"Think of a number between 5 and 15.
Take away the number you first thought of.
Is the result 7?"
We all played games like that as children, thinking of the number 0 ourselves so that we could do an easy calculation and impress our friends. And the result was 7 ... whether you started from 0, 5, 7, 9, 13, 15 ... or any other value.
But if you try such things with floating point numbers in more or less any programming language, you'll not necessarily find that you get back to an exact number, or the number you first thought of. And that's because computers store floating point numbers in a format where they are ever so slighly rounded.
The issue is a common one to most languages, but it happened to come up today on a Ruby course, so I've written an example in Ruby to show the problem. I took a number, divided it, added, multiplied, subtracted, and tested to see if I was back where I started. It wasn't - 1.0 had become 0.999999999999993 and When I tested the result to see if it was equal to one, my program declared that it was NOT!
Be careful when testing floating point numbers in any language
- you'll do far better to work with integers much / most of the time. And if you must test a floating point variable on which you have done significant calculations for equality, you'll be well advised to do so by checking to see how much the absolute difference between the two values is, as a proportion of one of the values that you're comparing. Does this sound complex? It isn't, and it can easily be implements as a function:
diff = (this-that).abs
return diff < (this * 0.0000000001)
The full source code of my example, together with some test output, is [here]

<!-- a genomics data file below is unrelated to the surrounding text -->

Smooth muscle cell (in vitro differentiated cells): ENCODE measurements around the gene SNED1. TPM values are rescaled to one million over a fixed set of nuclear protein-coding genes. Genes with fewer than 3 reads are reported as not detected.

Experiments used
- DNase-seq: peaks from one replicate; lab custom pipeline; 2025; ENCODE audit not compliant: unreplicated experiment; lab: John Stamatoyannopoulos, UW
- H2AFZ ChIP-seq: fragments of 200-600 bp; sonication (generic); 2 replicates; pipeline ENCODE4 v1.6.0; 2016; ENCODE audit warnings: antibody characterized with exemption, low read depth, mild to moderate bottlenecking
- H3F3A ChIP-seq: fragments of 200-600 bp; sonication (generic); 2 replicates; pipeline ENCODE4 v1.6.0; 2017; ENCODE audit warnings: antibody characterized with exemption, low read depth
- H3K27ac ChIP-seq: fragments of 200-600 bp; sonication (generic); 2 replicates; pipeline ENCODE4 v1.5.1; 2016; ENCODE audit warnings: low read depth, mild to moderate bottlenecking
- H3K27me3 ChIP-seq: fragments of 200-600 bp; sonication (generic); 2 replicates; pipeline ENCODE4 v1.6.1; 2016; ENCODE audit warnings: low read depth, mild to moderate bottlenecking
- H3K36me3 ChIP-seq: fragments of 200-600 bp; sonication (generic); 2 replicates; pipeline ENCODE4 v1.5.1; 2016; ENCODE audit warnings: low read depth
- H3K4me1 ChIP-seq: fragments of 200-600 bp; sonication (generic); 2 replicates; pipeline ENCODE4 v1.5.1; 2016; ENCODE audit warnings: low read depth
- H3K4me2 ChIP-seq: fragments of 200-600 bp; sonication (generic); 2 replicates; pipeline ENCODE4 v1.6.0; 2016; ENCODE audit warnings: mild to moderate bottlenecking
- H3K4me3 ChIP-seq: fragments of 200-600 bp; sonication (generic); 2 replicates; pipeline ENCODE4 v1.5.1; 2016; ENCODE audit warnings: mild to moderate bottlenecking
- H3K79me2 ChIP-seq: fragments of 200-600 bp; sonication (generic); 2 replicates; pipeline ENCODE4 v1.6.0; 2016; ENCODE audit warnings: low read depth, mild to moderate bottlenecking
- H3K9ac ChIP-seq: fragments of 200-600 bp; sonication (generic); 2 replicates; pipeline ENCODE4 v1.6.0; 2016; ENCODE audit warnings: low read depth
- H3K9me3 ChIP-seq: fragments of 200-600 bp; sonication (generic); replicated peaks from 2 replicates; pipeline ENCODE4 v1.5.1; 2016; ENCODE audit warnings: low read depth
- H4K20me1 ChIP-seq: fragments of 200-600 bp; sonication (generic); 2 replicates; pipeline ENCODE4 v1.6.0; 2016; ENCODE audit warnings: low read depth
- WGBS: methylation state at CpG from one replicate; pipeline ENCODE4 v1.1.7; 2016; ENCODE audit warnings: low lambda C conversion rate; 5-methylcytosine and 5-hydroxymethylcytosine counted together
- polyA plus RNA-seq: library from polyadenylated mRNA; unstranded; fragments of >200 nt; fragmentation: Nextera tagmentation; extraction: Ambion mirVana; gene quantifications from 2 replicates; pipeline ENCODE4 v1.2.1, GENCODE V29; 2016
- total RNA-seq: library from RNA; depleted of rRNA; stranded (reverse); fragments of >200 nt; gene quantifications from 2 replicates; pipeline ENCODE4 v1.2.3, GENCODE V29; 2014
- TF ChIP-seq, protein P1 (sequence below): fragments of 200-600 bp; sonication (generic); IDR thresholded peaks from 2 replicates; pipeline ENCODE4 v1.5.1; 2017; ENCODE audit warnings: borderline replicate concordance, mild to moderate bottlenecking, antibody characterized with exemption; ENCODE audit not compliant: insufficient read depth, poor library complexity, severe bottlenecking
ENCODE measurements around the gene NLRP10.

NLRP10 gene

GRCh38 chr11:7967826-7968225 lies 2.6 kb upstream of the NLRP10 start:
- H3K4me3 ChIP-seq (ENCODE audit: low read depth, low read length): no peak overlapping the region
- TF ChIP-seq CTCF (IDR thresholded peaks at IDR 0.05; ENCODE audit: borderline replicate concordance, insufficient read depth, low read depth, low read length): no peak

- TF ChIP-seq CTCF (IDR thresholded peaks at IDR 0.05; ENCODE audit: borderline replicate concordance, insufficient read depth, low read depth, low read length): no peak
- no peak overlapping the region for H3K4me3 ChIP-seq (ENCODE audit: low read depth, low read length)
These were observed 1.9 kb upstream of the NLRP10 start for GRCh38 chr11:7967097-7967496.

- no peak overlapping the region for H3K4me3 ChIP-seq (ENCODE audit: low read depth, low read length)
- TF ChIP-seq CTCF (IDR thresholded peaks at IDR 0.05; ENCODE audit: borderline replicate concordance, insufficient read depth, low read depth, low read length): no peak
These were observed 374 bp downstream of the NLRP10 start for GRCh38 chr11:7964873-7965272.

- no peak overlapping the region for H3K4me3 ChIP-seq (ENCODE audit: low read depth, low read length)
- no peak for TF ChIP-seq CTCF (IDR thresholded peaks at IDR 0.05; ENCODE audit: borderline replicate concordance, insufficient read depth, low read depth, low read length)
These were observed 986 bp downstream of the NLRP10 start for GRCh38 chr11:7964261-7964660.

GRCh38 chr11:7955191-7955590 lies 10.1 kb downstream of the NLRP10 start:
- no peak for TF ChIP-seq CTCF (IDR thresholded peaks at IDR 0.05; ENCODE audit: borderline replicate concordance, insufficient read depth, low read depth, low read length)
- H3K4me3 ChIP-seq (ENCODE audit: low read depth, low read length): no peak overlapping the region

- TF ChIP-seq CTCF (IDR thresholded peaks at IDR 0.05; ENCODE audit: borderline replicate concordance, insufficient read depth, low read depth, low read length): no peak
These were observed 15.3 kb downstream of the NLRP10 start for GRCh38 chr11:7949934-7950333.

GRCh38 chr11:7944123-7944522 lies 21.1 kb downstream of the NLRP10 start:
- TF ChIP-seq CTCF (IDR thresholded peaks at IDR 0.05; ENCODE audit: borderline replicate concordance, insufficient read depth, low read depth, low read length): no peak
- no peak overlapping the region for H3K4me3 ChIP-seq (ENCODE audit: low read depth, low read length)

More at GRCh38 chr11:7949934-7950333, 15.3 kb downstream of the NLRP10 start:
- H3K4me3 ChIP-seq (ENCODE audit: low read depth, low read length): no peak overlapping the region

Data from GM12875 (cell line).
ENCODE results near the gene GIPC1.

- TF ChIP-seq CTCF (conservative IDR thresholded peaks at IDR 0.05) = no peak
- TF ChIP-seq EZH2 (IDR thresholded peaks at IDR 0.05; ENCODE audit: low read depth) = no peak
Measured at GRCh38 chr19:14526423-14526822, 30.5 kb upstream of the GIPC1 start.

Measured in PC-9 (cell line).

(written 2010-02-01, updated 2010-02-02)
Associated topics are indexed as below, or enter http://melksh.am/nnnn for individual articlesR103 - Basic Ruby Language Elements 
puts - opposite of chomp in Ruby - (2006-12-15) 
Learning to program in Ruby - examples of the programming basics - (2009-07-15) 
Variable scope - what is it, and how does it Ruby? - (2009-07-18) 
Constants in Ruby - (2010-02-01) 
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Sigils - the characters on the start of variable names in Perl, Ruby and Fortran - (2011-09-10) 
Ruby - standard operators are overloaded. Perl - they are not - (2012-06-09) 
BODMAS - the order a computer evaluates arithmetic expressions - (2012-11-09) 
Learning to program - variables and constants - (2014-11-22) 
Ruby - the second rung of learning the language - (2014-12-28) 
Where does Ruby load modules from, and how to load from current directory - (2015-06-03)Q110 - Object Orientation and General technical topics - Programming Algorithms 
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Bellringing and Programming and Objects and Perl - (2005-02-25) 
How similar are two words - (2006-03-11) 
Speed Networking - a great evening and how we arranged it - (2007-04-21) 
Updating a page strictly every minute (PHP, Perl) - (2007-05-14) 
Ordnance Survey Grid Reference to Latitude / Longitude - (2007-10-14) 
Validating Credit Card Numbers - (2008-10-14) 
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